Judge Michael Phelan said not only did Bell violate Rabi Chitrakar's rights, the company also demonstrated no interest in offering compensation and later failed to take the court proceedings seriously.
"Bell is a large company for whom a small damages award would have little material impact," says the judgment released this week. "Chitrakar spent a considerable period dealing with the Bell bureaucracy and in pursuing his claim. These factors suggest that a damages award should not be minimalistic."
Bell spokesman Albert Lee issued a statement suggesting Bell's policy "was unclear to the customer," but Lee's email didn't say what policy he was referring to. Lee also said the company apologized and waived all fees when it learned about what happened.
Lee declined a request for an interview, saying he was not the "subject matter expert."
"There was absolutely no confusion at my part." Chitrakar said in an email.
"I've worked in banking sector for almost a decade and I know when we can order credit checks on customer. Bell in no way .... sought my permission for credit check nor advised me that I could have opted out from credit check by making a $200 deposit."
Chitrakar said he was satisfied with judgment.
"But I had hoped that it could go little further so companies like Bell take privacy intrusion of people little more seriously."
The court decision says that when Chitrakar ordered satellite TV service on Dec. 1, 2010, Bell immediately conducted an unauthorized credit check on the first-time customer.
When the TV service was installed at his home in Beechville, N.S., almost a month later, Bell obtained an electronic copy of his signature and transferred it to a rental agreement that authorized the credit check after the fact, the judgment says.
At the time, Chitrakar thought he was simply confirming delivery of the satellite system. He was never given a copy of the agreement, the ruling says.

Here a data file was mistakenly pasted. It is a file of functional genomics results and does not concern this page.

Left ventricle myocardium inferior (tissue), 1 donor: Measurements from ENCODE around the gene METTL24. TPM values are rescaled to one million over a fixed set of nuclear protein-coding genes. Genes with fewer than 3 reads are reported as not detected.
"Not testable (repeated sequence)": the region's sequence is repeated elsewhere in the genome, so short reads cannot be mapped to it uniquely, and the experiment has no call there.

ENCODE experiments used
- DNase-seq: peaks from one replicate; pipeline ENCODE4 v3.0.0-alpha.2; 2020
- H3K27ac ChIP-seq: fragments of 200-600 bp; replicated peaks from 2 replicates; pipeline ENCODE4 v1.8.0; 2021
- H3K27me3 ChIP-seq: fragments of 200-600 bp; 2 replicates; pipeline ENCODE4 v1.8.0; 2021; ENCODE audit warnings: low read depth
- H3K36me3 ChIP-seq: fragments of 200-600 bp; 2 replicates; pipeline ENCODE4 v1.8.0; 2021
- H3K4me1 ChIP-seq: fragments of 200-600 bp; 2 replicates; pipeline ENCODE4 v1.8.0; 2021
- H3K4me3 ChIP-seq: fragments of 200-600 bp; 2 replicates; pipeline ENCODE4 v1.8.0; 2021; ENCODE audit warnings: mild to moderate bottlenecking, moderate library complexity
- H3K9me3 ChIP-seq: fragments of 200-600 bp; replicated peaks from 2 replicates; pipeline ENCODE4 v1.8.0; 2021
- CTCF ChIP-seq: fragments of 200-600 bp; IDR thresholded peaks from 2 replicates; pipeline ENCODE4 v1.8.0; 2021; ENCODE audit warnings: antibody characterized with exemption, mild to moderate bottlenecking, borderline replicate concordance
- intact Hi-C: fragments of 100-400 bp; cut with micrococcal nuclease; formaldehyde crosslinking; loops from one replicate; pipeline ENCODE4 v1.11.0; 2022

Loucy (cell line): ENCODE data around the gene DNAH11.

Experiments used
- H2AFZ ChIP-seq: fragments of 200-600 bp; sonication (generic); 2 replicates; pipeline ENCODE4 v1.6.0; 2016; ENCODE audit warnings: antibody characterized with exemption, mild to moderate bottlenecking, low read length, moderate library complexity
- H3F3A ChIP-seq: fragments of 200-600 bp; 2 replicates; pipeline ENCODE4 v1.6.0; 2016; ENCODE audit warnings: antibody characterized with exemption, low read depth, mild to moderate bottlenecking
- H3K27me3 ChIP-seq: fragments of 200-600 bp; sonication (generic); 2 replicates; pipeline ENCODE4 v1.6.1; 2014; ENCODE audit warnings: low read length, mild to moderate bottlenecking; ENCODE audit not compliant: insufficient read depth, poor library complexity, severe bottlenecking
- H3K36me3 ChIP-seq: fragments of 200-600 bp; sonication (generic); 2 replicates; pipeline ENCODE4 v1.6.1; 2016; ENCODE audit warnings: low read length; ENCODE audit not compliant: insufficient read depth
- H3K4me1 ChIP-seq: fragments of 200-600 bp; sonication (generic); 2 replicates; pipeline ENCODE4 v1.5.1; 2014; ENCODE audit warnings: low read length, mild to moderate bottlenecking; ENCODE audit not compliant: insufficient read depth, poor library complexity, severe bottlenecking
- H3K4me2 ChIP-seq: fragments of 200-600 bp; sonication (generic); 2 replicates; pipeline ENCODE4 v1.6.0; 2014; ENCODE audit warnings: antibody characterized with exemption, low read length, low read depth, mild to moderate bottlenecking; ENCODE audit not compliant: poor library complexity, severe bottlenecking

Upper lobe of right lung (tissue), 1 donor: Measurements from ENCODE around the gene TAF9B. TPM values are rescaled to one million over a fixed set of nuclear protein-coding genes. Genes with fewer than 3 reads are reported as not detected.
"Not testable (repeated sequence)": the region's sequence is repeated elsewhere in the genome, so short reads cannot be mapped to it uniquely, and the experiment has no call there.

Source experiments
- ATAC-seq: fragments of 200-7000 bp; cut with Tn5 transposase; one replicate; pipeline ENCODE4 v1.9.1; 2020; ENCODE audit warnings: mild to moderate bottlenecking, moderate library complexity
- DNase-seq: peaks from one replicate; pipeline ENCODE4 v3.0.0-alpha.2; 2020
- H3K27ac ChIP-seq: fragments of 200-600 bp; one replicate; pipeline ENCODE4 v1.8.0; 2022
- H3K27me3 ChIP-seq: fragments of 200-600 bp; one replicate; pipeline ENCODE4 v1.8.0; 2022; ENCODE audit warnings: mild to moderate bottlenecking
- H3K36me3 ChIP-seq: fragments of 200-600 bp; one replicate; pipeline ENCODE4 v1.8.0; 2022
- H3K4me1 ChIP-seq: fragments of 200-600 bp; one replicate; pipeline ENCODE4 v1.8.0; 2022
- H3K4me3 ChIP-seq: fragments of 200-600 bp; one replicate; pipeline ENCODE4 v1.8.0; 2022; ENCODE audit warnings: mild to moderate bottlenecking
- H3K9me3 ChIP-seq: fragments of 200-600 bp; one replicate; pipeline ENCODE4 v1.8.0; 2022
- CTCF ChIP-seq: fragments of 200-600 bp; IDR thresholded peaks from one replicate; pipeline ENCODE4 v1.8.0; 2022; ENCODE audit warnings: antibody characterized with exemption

"Leaving aside concerns with the validity of Bell transferring Chitrakar's signature ... to the rental agreement, the credit check was conducted one month before Mr. Chitrakar signed anything," Phelan wrote.
Chitrakar called Bell to complain about what happened after he spotted the credit check, a so-called "hard-pull" inquiry that hurt his credit score, the court said.
Bell responded by giving Chitrakar a "royal runaround," the judgment says.
Chitrakar later filed a complaint with the federal privacy commissioner, who found that Bell had violated its own policies.
As well, the commissioner was told Bell couldn't find any records relevant to Chitrakar's case and it couldn't confirm the identity of the clerk who handled the file.
"Bell's conduct in this matter is reprehensible in respect to Chitrakar’s privacy rights," Phelan wrote.
"Not only did Bell violate those rights, it has shown no interest in compensation or apparently any interest in addressing the (clerk's) actions nor in following the privacy commissioner's remedial recommendations."
Chitrakar told the court he was subsequently denied a student loan, though there was no direct evidence to show Bell’s actions played a role.
"Privacy rights are being more broadly recognized as important rights in an era where information on an individual is so readily available even without consent," the judgment says. "It is important that violations of those rights be recognized as properly compensable."
Also on HuffPost